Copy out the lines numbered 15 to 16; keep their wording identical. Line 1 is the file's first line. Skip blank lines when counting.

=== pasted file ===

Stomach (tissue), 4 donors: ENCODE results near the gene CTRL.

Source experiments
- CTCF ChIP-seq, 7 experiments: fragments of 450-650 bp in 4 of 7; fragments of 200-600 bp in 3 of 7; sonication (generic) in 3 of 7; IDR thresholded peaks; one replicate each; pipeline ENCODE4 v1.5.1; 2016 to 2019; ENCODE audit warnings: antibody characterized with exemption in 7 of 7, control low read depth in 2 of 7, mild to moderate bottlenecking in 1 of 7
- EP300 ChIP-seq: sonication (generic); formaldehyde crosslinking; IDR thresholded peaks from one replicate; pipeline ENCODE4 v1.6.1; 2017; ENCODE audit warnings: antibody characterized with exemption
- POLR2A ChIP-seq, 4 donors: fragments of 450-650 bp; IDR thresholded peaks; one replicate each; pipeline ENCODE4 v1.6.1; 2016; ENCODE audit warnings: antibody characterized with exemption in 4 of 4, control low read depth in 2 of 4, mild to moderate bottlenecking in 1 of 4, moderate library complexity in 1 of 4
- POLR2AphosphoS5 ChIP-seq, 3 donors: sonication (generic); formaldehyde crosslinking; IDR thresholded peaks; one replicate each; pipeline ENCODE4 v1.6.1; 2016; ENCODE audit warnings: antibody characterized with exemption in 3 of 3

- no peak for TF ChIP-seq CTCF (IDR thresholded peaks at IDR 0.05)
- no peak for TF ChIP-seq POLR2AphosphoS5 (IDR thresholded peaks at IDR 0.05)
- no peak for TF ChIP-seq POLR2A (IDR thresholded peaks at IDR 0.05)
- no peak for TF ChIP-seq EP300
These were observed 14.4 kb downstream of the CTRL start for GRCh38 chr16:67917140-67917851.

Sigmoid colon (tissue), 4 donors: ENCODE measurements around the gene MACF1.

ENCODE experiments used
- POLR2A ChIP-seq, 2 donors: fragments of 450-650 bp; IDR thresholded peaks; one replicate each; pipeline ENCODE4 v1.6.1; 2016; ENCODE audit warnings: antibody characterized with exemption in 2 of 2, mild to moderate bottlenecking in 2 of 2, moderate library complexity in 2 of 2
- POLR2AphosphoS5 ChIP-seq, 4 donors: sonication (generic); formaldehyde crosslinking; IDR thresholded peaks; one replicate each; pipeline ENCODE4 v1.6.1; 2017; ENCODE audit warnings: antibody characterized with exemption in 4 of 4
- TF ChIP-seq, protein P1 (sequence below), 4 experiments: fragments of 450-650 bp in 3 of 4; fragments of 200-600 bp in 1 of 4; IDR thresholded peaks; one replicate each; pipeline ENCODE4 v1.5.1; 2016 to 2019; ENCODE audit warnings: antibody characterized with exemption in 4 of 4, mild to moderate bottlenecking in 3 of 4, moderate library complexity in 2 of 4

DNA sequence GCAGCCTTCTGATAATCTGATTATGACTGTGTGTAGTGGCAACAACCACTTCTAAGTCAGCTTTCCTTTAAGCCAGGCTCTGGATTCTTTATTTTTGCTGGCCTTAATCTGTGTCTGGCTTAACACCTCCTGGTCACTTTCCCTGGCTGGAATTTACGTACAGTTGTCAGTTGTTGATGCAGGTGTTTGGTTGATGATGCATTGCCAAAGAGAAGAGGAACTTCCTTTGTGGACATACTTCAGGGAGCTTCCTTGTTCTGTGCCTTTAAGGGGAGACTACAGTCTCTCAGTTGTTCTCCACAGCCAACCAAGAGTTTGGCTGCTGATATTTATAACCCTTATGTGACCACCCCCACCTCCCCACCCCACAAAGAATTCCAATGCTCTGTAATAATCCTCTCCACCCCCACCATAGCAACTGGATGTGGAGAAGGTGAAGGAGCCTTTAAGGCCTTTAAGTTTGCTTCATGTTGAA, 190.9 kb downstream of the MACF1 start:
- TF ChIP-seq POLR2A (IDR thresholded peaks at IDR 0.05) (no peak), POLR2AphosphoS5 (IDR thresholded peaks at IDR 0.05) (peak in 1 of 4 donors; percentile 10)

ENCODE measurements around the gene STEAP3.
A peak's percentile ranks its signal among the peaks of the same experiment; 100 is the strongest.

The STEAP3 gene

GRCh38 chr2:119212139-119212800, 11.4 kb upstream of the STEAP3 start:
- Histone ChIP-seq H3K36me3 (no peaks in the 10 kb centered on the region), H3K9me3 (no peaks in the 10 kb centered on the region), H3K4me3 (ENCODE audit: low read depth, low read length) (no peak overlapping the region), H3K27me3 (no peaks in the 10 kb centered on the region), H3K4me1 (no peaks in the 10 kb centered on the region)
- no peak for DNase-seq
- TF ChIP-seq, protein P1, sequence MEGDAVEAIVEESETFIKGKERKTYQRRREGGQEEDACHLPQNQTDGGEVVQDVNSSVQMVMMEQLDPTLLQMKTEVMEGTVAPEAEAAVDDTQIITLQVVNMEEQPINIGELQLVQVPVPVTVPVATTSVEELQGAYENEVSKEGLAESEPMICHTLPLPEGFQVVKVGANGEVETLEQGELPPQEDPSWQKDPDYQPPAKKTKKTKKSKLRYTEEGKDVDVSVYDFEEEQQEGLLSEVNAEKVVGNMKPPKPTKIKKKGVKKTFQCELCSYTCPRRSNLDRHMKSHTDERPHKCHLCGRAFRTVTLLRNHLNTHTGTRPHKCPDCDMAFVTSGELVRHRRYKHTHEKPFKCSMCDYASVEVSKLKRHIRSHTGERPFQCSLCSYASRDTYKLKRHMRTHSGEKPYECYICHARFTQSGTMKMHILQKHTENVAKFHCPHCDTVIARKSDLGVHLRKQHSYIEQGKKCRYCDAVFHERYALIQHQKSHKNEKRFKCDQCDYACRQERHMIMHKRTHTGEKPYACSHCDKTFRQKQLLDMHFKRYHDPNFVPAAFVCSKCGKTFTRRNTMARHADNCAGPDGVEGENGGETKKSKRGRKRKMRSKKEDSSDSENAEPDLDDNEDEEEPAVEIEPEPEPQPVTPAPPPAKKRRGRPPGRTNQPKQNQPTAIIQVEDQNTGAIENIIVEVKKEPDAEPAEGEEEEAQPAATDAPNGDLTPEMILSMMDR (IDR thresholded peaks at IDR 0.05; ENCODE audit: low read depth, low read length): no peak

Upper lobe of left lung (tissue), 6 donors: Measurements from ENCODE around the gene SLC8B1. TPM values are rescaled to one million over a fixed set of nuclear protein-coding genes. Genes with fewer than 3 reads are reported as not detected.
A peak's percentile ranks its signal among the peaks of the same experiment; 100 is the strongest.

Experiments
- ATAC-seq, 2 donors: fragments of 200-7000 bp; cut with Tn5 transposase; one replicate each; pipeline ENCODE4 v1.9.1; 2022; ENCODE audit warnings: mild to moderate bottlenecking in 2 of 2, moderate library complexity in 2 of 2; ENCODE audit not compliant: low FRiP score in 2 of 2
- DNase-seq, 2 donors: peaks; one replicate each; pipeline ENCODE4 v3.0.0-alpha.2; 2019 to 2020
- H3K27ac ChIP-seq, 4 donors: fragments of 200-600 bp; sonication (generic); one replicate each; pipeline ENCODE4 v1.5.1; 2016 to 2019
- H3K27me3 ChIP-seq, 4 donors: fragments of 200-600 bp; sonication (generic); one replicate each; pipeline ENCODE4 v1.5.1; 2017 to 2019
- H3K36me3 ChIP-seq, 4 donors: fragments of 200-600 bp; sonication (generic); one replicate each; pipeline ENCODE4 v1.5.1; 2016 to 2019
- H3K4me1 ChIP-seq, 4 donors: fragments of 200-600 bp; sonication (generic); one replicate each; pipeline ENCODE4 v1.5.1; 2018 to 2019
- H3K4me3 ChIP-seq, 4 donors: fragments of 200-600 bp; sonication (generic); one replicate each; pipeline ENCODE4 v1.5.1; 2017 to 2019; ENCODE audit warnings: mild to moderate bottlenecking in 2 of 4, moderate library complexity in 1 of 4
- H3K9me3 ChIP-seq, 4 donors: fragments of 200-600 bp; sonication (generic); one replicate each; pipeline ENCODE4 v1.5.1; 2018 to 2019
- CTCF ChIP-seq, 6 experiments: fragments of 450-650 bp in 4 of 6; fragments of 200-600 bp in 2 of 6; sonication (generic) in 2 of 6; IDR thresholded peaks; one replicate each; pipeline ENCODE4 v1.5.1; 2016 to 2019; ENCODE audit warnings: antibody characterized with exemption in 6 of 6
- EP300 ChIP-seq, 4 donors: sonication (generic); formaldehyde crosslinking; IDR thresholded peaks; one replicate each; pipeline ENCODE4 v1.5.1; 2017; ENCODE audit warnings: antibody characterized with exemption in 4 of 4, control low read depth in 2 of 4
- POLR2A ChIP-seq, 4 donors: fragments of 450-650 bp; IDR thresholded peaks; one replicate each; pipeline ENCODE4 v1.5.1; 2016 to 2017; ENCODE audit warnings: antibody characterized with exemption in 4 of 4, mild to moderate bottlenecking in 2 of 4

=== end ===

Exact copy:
- POLR2AphosphoS5 ChIP-seq, 4 donors: sonication (generic); formaldehyde crosslinking; IDR thresholded peaks; one replicate each; pipeline ENCODE4 v1.6.1; 2017; ENCODE audit warnings: antibody characterized with exemption in 4 of 4
- TF ChIP-seq, protein P1 (sequence below), 4 experiments: fragments of 450-650 bp in 3 of 4; fragments of 200-600 bp in 1 of 4; IDR thresholded peaks; one replicate each; pipeline ENCODE4 v1.5.1; 2016 to 2019; ENCODE audit warnings: antibody characterized with exemption in 4 of 4, mild to moderate bottlenecking in 3 of 4, moderate library complexity in 2 of 4